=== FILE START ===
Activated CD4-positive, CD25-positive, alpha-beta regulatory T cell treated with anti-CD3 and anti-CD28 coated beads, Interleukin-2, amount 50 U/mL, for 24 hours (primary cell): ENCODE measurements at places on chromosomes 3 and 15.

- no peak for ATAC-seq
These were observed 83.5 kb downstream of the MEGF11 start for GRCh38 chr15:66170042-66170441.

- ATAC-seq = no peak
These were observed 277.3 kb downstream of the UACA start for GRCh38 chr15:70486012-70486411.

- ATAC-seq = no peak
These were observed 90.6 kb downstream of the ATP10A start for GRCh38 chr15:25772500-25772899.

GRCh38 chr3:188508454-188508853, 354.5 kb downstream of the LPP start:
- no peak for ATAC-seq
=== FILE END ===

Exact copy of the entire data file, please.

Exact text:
Activated CD4-positive, CD25-positive, alpha-beta regulatory T cell treated with anti-CD3 and anti-CD28 coated beads, Interleukin-2, amount 50 U/mL, for 24 hours (primary cell): ENCODE measurements at places on chromosomes 3 and 15.

- no peak for ATAC-seq
These were observed 83.5 kb downstream of the MEGF11 start for GRCh38 chr15:66170042-66170441.

- ATAC-seq = no peak
These were observed 277.3 kb downstream of the UACA start for GRCh38 chr15:70486012-70486411.

- ATAC-seq = no peak
These were observed 90.6 kb downstream of the ATP10A start for GRCh38 chr15:25772500-25772899.

GRCh38 chr3:188508454-188508853, 354.5 kb downstream of the LPP start:
- no peak for ATAC-seq